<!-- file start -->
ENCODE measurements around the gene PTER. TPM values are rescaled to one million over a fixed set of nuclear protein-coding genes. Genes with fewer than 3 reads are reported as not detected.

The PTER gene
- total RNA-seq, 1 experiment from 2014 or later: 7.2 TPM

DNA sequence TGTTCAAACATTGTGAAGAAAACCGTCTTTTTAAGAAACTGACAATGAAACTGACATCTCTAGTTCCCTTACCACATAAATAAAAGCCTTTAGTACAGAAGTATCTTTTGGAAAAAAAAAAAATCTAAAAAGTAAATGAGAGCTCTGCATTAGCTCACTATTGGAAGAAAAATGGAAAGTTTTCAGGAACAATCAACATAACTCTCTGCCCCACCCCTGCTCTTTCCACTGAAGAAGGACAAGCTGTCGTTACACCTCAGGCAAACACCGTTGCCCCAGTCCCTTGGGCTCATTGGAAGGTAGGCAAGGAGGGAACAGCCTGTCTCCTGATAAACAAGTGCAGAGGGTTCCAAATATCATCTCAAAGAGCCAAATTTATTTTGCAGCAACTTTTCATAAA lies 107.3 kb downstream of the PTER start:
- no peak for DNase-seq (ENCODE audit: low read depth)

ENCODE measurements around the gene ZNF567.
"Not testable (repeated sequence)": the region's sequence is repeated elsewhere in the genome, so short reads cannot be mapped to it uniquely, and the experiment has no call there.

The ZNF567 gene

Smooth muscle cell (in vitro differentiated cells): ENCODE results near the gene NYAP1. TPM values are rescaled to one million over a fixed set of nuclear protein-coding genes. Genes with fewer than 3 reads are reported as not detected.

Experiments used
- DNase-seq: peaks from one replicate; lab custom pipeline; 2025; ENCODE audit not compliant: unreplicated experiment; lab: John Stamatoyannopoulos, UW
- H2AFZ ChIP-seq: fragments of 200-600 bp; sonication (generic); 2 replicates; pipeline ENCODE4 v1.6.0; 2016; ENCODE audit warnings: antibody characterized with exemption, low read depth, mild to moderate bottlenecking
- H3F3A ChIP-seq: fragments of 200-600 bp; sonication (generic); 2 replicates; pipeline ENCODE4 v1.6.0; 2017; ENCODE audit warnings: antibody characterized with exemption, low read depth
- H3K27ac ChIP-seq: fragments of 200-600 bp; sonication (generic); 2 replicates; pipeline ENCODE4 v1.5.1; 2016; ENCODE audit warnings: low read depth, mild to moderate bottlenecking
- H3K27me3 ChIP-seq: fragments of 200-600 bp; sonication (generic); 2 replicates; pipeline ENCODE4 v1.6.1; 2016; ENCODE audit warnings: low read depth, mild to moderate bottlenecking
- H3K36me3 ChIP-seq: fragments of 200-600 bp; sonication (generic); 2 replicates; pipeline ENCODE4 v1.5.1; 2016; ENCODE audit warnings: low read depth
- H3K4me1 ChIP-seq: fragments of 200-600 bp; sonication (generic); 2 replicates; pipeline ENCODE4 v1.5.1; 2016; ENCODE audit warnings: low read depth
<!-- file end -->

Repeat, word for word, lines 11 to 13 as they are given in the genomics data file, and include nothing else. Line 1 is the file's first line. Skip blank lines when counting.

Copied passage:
- DNase-seq: peaks from one replicate; lab custom pipeline; 2025; ENCODE audit not compliant: unreplicated experiment; lab: John Stamatoyannopoulos, UW
- H2AFZ ChIP-seq: fragments of 200-600 bp; sonication (generic); 2 replicates; pipeline ENCODE4 v1.6.0; 2016; ENCODE audit warnings: antibody characterized with exemption, low read depth, mild to moderate bottlenecking
- H3F3A ChIP-seq: fragments of 200-600 bp; sonication (generic); 2 replicates; pipeline ENCODE4 v1.6.0; 2017; ENCODE audit warnings: antibody characterized with exemption, low read depth